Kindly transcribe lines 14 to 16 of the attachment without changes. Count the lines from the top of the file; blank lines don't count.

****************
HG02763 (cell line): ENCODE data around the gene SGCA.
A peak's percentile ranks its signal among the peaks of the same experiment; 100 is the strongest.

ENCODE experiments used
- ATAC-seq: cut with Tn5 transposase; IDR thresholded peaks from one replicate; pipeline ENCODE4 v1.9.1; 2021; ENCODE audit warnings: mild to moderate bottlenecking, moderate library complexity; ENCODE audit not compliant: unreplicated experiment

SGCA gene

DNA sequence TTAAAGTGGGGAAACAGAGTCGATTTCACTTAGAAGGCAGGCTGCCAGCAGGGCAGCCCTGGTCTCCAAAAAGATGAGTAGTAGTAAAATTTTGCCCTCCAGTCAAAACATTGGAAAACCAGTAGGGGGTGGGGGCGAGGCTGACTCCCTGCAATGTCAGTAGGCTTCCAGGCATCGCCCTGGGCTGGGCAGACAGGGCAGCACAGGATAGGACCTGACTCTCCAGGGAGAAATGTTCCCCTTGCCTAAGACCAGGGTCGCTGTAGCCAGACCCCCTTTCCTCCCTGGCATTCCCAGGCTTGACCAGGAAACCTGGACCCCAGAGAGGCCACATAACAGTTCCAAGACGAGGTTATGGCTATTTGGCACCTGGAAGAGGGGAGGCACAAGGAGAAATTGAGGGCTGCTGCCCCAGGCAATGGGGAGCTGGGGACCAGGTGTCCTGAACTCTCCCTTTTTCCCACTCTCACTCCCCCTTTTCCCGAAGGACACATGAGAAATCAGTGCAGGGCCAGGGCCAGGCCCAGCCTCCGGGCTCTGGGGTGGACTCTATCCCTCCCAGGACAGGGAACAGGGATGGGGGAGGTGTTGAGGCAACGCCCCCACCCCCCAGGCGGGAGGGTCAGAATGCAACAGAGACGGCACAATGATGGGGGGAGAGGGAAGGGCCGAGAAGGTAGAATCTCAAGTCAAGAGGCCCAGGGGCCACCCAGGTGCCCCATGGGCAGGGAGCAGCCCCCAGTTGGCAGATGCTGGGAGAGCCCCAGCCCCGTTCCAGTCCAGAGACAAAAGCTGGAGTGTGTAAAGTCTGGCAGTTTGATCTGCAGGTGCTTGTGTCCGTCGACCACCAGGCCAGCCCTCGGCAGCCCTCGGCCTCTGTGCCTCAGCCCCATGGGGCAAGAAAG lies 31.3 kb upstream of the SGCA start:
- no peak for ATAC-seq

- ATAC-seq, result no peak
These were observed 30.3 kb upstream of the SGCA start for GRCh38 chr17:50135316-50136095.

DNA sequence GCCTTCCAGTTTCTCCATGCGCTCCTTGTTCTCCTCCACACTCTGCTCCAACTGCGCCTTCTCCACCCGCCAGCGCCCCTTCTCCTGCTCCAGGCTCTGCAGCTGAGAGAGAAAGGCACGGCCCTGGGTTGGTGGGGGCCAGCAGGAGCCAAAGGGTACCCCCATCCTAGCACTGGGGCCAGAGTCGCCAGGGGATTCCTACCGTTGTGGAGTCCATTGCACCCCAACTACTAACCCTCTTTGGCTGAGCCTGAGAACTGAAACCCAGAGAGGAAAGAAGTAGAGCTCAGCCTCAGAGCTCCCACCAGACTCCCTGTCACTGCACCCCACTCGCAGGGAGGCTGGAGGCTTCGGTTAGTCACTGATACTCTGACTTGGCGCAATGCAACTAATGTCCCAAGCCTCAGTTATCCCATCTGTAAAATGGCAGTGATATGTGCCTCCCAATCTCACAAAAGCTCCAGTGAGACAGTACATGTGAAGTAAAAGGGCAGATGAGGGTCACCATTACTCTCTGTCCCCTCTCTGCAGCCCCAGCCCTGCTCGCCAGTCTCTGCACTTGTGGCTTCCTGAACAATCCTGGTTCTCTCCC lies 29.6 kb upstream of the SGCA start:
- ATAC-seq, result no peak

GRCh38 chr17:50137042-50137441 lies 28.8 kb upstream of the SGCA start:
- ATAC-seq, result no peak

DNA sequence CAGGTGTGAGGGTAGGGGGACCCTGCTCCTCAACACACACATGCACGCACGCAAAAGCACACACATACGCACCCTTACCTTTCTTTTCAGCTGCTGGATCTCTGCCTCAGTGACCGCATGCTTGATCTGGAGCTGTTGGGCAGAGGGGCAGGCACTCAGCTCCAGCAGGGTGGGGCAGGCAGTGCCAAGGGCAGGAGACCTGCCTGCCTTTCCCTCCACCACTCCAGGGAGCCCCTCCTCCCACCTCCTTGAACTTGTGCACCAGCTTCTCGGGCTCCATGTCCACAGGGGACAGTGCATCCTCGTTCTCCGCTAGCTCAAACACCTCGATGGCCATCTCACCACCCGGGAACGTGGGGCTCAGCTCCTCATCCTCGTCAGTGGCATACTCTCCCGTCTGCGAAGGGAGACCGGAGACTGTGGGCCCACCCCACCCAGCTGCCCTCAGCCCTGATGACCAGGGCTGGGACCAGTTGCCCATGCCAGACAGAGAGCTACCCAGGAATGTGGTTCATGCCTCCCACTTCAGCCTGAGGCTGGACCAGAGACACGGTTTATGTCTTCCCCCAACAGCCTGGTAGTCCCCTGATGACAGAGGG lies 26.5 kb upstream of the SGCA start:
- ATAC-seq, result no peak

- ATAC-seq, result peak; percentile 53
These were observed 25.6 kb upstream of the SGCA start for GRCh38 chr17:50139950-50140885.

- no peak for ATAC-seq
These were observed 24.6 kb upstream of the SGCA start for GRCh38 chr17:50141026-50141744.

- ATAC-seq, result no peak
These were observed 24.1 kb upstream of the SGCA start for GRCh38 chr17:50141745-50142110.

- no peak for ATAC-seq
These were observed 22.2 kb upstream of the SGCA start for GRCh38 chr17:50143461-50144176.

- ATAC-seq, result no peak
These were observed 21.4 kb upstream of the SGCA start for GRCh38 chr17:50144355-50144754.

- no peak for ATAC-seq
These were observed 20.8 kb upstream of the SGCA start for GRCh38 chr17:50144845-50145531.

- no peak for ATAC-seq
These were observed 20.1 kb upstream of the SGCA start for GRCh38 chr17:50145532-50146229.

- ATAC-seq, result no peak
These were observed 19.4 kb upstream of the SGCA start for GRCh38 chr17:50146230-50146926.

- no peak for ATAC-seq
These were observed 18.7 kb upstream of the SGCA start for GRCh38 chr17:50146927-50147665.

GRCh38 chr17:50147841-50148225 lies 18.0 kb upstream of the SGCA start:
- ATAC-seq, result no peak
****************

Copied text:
DNA sequence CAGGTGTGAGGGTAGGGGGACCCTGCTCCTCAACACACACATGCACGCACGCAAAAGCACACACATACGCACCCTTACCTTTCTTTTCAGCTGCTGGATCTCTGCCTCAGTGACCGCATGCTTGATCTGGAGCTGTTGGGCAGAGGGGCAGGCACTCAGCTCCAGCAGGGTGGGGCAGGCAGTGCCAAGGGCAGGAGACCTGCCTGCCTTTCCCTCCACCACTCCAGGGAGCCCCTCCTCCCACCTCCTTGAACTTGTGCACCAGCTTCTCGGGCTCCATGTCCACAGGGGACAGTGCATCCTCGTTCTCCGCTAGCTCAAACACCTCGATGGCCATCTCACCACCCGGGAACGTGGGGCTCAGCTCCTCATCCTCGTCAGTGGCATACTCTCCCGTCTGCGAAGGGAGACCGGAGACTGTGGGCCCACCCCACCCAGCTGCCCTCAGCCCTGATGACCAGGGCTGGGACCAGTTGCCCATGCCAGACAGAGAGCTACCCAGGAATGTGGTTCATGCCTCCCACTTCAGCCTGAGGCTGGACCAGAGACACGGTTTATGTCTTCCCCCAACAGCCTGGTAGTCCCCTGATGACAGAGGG lies 26.5 kb upstream of the SGCA start:
- ATAC-seq, result no peak

- ATAC-seq, result peak; percentile 53